If you are a professional application developer or systems administrator, you probably already have your “IT toolbelt” of applications, scripts and utilities you use to keep your applications running. You are probably also strapped for time and resources since the challenge of doing more with less seems to grow exponentially every year (whose working on that 48 hour day for us anyway?). So, why would you consider a relatively new tool to help manage your applications?
Well, if your applications are virtualized or running in the cloud, if you need to be able to respond better for performance issues, you might want to read a few more reasons on why you should give vFabric Application Performance Manager (APM) a try:
In a nutshell, relational databases weren’t built for the cloud. With vFabric Postgres, VMware customers can get a proven, enterprise database integrated with VMware virtualization and ready for cloud computing.
As announced earlier this week, vFabric Postgres (vPostgres) is now available within vFabric Suite 5.1 Advanced. With vPostgres, the well-respected, open-source database gains built in best practices, optimized configuration, and cloud-ready features. While vFabric Postgres is synced up to PostgreSQL 9.1.3 minor release and includes all the new features of this version of the database (see PostgreSQL wiki for more), vFabric adds many features and considerable improvements in three categories:
1. Development and deployment become simpler, smarter, and cloud ready 2. Performance improvements with elastic memory and more 3. Monitoring and administration get an upgrade 4. Lower TCO and increased staff efficiency
Development and Deployment with vFabric Postgres
First, vPostgres is available in two form factors:
vPostgres Virtual Appliance
vPostgres RPMs for 64-bit Linux Servers (RHEL 6, Suse 11 sp1+)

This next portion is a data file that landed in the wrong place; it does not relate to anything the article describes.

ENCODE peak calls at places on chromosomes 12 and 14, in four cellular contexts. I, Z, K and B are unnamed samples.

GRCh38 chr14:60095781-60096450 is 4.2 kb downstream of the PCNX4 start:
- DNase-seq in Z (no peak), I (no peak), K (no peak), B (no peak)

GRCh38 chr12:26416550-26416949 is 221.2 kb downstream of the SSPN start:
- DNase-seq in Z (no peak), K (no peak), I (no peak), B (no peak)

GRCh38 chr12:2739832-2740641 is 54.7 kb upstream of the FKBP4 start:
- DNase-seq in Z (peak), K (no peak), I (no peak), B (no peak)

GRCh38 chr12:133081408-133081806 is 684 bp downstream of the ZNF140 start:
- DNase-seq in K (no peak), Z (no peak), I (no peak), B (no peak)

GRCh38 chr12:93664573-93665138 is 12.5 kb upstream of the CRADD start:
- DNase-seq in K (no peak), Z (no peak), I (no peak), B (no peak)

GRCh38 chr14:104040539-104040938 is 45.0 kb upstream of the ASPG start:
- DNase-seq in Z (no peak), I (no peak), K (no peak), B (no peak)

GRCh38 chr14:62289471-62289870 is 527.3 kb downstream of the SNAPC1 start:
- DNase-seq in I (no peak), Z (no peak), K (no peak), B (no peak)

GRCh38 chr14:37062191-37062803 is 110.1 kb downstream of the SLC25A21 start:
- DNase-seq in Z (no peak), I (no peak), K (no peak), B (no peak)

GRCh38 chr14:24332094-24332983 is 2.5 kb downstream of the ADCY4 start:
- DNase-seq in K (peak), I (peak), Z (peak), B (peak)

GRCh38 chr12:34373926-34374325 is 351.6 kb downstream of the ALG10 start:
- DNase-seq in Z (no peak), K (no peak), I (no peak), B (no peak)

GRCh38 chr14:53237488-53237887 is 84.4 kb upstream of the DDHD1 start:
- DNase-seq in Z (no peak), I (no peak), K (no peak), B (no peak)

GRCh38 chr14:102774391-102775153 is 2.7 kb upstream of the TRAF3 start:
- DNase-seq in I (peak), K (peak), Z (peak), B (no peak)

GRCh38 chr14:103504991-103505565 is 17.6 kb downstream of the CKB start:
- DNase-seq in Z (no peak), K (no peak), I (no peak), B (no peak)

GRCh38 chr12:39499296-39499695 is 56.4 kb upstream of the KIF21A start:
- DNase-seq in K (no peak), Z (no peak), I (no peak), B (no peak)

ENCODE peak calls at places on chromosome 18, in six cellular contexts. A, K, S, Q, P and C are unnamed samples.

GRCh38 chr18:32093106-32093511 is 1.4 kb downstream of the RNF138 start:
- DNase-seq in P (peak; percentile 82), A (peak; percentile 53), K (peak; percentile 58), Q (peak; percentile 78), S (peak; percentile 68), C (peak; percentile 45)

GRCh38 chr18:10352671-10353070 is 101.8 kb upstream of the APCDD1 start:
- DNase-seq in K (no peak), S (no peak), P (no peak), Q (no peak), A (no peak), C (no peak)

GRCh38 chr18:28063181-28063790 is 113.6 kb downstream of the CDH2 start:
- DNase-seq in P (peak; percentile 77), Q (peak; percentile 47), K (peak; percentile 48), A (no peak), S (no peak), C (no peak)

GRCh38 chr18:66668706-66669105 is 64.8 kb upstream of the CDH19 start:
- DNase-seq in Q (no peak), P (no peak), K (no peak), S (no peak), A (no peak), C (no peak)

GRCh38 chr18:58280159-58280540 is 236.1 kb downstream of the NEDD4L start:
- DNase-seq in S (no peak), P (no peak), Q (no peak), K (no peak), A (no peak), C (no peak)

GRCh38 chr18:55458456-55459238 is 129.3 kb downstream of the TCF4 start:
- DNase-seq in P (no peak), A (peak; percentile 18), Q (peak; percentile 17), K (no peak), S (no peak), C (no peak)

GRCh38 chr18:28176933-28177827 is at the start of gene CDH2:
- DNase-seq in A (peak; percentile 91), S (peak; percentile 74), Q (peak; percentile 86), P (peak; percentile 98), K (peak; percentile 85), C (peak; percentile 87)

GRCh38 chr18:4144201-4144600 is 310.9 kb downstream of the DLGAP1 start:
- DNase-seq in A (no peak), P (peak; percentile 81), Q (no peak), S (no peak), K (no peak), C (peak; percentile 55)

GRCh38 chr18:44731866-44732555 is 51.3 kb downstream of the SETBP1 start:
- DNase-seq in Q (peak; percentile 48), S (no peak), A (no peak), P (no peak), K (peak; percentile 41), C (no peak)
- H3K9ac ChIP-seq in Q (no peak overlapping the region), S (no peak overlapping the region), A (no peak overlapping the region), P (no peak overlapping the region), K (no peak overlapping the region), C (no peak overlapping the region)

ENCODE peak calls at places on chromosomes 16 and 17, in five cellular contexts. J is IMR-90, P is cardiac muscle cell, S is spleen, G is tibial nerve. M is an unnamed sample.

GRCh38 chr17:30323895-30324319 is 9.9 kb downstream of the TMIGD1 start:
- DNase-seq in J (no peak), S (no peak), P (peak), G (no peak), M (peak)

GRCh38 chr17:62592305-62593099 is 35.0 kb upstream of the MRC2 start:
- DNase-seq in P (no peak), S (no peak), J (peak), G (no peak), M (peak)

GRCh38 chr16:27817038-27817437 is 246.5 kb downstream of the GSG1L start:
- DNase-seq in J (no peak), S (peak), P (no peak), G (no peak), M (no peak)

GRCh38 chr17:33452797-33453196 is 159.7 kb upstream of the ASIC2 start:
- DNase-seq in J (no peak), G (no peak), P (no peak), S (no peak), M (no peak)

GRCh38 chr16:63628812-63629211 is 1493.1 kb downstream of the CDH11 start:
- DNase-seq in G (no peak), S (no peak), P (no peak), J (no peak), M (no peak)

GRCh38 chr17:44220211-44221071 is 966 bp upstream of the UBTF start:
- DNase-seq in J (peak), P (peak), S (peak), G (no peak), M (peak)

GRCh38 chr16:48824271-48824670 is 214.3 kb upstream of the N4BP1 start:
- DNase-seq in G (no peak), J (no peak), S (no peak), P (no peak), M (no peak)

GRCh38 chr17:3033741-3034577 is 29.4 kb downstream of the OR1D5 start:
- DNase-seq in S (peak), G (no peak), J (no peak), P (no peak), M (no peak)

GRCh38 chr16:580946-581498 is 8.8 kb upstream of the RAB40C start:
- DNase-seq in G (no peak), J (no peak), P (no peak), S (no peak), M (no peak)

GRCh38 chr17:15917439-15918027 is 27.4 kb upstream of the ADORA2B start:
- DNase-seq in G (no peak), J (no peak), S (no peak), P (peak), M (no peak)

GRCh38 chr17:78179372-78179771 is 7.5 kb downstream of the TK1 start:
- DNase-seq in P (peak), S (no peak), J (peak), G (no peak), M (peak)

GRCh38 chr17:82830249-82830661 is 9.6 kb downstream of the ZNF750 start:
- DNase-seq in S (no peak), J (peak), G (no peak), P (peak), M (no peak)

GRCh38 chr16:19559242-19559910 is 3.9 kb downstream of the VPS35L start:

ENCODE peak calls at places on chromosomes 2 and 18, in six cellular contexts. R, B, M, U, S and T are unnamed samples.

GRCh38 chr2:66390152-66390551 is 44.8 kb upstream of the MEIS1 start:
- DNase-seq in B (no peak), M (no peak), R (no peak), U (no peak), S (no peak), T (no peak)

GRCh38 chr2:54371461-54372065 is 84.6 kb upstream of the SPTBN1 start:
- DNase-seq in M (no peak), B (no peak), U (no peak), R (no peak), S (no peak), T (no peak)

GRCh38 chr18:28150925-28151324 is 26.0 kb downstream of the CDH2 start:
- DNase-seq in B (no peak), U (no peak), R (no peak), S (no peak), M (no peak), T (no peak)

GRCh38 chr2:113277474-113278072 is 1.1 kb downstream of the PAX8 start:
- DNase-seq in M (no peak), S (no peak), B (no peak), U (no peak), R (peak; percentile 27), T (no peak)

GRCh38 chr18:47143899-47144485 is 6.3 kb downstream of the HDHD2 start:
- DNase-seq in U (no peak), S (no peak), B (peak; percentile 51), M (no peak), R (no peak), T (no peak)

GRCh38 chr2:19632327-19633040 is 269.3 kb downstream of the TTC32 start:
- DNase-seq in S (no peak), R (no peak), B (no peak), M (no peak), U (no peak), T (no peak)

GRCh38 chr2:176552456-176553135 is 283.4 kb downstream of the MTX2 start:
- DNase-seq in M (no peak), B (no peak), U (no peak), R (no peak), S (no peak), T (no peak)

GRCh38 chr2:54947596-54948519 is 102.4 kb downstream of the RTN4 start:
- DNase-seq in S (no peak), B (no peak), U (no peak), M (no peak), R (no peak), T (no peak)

Today, VMware announced the release of VMware vFabric Suite 5.1, an integrated family of components that streamline how companies build, run and manage Java Spring applications whether on-premise or in the cloud. At VMware, we understand that smart, agile and cost-effective cloud infrastructure services are important. But ultimately, it’s about the applications that run atop that cloud infrastructure.
This latest release of vFabric Suite puts the largest set of modern cloud services within easy reach for companies that need to build cloud-ready Java applications that are deployed easily, scale quickly, and use popular open source application infrastructure technologies.
This interview is with Jeff Reed, Application Development Executive with Logicalis.
Q1: How have you partnered with VMware?
Answer: Logicalis is a Global Systems Integrator and premier partner of VMware. Virtualization and Cloud Computing are major world-wide practices for us, with proven experience not only in VMware’s virtualization suite of products, but also in VMware vFabric application development, deployment, and management suite of products. We provide public cloud solutions to our customers utilizing the VMware products, as well as help our customers deploy their own private clouds. VMware is the market leader in virtualization and a leader in the transition to cloud computing. We’re collaborating on solutions and opportunities to address the needs of today’s Enterprises as well as tomorrow’s.
Jeff Reed, Logicalis on working with VMware vFabric
Q2) What’s your firm’s background with Java, Spring, and Applications Development and Deployment?